Back in October, I was a guest on the radio show World Have Your Say on BBC World Service. The occasion was the suspension by the Vatican of the Bishop of Limburg, Germany, Franz-Peter Tebartz-van-Elst, known as the “bishop of bling.” The bishop had reportedly recently spent 31 million euros (roughly $41 million) for the renovation of the historic building that served as his residence, inciting his suspension and a Vatican investigation into these expenditures.
Today, Tim Roberts of the National Catholic Reporter records a similar, but perhaps more ambiguous, case with regards to the Camden Bishop Dennis Sullivan:
Camden Bishop Dennis Sullivan has purchased a new residence, an historic mansion that once served as the home of the president of Rowan University.
The New Jersey diocese purchased the 7,000 square foot home with eight bedrooms and six bathrooms for $500,000. The residence will provide Sullivan with more room for entertaining dignitaries, hosting donors and for work space, according to Peter Feuerherd, diocesan spokesman.
He said the bishop will live there “with at least two other priests, maybe more.”
The home, built in 1908, has been on the market for about two years. According to a report in the Camden Courier Post newspaper, the home was purchased in 2000 for Dr. Donald Farish, then president of Rowan University. Under the university’s ownership, the house underwent about $700,000 in renovations.
Some of the amenities include an in-ground pool, three fireplaces, a library and a five-car garage.
In fairness, Roberts continues,
The bishop currently lives in a modest apartment on the grounds of St. Pius X. Retreat House in Blackwood, N.J. The diocese is selling a separate home that previously served as a bishops’ residence, also in Blackwood. Feuerherd said the sale of that home, for $395,000, would be finalized in the spring.
Thus we may estimate the actual increased housing cost as roughly $105,000 ($500,000 – $395,000).
Nevertheless, this story, as indicated by many reader comments, is still fairly scandalous. Indeed, one might wonder what “dignitaries” the bishop hopes to entertain in New Jersey or why “an in-ground pool, three fireplaces, a library and a five-car garage” would be necessary to do so.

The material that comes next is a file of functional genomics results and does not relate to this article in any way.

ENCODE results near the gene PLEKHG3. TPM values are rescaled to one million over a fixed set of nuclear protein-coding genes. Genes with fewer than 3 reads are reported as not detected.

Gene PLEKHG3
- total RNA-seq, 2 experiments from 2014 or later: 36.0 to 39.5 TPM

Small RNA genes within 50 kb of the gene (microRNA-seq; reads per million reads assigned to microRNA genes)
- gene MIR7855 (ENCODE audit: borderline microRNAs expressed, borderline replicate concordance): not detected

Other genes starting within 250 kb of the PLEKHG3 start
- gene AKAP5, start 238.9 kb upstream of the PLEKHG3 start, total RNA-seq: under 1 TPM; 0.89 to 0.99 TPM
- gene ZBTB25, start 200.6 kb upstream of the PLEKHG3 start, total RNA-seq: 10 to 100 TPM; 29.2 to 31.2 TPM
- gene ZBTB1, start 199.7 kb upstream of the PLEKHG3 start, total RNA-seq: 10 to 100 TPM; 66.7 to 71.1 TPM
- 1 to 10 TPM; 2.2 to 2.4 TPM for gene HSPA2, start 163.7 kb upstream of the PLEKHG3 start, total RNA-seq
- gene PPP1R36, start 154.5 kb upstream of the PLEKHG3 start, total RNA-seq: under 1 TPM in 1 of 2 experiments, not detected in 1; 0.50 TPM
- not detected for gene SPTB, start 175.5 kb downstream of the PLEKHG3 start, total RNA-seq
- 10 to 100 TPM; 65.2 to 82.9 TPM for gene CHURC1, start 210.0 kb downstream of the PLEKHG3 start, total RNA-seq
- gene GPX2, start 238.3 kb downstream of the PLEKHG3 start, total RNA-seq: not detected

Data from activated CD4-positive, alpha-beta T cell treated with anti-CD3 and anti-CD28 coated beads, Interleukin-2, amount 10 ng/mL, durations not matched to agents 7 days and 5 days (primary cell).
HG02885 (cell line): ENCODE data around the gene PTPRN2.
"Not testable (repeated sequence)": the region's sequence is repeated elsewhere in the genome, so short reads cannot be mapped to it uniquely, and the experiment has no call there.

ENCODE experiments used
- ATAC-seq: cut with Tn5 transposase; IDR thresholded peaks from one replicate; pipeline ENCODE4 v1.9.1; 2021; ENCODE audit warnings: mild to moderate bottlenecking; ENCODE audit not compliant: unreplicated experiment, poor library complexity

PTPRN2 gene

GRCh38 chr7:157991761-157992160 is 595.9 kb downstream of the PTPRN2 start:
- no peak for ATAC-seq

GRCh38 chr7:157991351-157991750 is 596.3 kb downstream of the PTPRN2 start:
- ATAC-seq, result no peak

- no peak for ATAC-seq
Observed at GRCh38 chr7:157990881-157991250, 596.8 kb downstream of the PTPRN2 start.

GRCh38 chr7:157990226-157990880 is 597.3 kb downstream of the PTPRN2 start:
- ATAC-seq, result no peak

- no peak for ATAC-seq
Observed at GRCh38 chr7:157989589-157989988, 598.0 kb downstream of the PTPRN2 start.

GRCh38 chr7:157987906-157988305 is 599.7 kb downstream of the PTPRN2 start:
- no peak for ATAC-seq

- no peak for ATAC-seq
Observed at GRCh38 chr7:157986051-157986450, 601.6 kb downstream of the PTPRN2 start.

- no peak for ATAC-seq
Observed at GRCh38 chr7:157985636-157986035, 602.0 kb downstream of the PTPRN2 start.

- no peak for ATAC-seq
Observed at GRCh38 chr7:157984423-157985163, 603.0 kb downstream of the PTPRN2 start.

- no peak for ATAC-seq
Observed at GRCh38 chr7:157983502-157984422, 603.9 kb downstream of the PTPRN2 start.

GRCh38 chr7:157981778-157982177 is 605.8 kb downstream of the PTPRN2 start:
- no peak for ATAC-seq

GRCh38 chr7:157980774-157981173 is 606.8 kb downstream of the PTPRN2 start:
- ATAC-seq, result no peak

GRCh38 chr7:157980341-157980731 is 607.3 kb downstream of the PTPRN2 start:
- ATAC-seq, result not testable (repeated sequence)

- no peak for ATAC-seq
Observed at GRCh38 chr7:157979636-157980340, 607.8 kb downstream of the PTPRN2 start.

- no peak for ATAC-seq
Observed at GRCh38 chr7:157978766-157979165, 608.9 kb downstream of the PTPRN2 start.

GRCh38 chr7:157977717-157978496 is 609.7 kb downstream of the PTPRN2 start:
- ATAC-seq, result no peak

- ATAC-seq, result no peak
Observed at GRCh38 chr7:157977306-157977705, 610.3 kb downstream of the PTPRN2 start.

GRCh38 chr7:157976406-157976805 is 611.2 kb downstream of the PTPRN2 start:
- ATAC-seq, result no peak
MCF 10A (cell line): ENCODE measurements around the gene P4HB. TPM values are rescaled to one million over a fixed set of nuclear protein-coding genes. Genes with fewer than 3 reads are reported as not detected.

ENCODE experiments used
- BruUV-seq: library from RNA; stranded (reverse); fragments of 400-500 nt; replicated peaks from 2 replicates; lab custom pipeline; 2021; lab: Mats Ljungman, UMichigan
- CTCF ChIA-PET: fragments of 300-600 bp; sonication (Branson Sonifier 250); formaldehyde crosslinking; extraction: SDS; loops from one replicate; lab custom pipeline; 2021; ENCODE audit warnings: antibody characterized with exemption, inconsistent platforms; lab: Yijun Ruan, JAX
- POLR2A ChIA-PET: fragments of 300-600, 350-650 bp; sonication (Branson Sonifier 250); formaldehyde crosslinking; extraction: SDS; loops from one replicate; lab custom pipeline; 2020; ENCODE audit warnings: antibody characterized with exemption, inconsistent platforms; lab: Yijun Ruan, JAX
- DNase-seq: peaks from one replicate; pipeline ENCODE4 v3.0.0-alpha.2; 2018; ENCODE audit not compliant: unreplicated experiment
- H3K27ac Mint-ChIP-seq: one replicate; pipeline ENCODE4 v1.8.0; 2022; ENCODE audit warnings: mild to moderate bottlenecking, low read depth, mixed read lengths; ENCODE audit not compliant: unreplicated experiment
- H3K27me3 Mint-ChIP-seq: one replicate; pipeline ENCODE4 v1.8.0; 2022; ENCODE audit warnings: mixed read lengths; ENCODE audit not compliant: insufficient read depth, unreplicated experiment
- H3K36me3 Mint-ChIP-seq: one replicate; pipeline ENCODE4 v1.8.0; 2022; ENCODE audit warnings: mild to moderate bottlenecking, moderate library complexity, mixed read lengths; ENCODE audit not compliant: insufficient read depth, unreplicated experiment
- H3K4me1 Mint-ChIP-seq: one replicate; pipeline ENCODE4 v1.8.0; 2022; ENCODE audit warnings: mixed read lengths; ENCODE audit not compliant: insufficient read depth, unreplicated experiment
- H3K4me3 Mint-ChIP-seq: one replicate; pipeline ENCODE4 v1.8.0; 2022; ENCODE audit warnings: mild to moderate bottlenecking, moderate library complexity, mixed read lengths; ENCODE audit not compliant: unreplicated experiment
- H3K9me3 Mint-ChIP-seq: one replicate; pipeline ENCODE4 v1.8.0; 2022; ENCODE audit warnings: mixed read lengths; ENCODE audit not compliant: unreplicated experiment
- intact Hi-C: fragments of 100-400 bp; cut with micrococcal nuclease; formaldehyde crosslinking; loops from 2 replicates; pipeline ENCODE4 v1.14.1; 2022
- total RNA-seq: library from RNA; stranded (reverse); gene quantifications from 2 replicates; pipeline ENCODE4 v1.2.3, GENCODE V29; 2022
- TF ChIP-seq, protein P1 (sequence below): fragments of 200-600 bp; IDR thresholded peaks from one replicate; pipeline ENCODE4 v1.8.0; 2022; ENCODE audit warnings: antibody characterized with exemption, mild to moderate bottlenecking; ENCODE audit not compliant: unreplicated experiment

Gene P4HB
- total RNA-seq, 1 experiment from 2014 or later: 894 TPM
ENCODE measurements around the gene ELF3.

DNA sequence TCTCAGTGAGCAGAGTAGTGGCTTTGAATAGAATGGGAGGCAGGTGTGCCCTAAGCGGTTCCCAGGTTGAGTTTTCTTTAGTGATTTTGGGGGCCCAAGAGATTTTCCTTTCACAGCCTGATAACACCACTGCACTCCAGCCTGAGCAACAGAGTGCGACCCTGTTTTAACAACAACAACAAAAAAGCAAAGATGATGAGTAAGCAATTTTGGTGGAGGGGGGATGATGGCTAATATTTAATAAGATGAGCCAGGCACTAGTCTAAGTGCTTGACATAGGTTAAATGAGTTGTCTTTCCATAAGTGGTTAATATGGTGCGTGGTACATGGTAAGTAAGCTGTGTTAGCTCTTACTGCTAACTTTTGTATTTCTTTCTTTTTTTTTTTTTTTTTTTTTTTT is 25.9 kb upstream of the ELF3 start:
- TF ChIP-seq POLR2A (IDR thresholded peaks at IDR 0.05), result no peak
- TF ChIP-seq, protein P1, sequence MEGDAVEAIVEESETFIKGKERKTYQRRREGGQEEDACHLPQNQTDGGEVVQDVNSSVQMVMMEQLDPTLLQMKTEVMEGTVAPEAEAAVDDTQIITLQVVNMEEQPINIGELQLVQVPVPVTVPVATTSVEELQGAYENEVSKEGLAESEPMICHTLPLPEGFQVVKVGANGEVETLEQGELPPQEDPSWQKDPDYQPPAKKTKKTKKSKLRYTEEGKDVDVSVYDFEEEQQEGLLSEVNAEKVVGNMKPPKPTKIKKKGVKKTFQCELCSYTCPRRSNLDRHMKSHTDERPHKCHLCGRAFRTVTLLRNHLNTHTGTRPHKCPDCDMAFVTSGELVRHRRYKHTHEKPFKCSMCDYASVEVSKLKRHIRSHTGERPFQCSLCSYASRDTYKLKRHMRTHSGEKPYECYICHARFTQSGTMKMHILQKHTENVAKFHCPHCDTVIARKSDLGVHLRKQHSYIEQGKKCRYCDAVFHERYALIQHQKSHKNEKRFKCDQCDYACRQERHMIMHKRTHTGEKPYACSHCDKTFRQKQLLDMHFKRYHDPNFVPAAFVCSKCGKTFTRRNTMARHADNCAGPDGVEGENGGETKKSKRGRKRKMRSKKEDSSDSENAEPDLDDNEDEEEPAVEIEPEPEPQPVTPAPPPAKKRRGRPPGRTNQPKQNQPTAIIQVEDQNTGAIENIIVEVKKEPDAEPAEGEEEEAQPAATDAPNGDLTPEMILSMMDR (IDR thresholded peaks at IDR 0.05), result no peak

This situation, at least, is a bit less straight-forward, however. It is clear that the bishop of Camden already had a rather accommodating residence. It is also clear that he plans on sharing the space and using it for more than himself. We might wonder what else the previous residence was being used for and whether this new mansion will be used for more of the same.
Perhaps more interesting, then, is that this is news at all. It is clear that many people would answer the BBC’s question with a resounding “yes!” Pope Francis has set an example of simplicity that people want to see other bishops emulate. However, unlike Germany’s bishop of bling, I would be surprised to see action from the Vatican in this case. That instance was nearly 100 times the cost. This residence may be pricey, but (so far as I know) the bishop of Camden has not at this point purchased any $30,000 bathtubs for himself.
This raises an important and difficult question though. Just as I had trouble answering Ben James’s question on the BBC, “What is the line that you would deem acceptable…? How rich can you be without being too rich in that position [i.e. clergy]?” We may additionally ask, “At what point is a clergy person’s luxury too much? What is the line across which they should not go for fear of Church discipline?” My answer to James’s question was that one must follow his/her conscience, but with regards to this question, we are talking about disciplinary action — barring fairly unquestionable cases like the bishop of bling, does some sort of line need to be drawn for discipline to be just?
That is one purpose of having written laws, after all, whether civil laws or Church canons. They must be public (to all concerned, at least) and clear to be justly enforced. Or is it enough, as in the case of the bishop of bling, that one’s lack of simplicity offend the conscience of others? Can conscience be the measure, even when it is not one’s own conscience?
In this case, I would prefer written law. Make it clear and relatively flexible but let clergy know where the line is, especially when the new pope has ushered in a new standard of simplicity. Conscience, after all, is inherently subjective, though it testifies to an objective moral order (i.e. the natural law). In order for others to know to what extent the status quo has changed, further clarity is called for.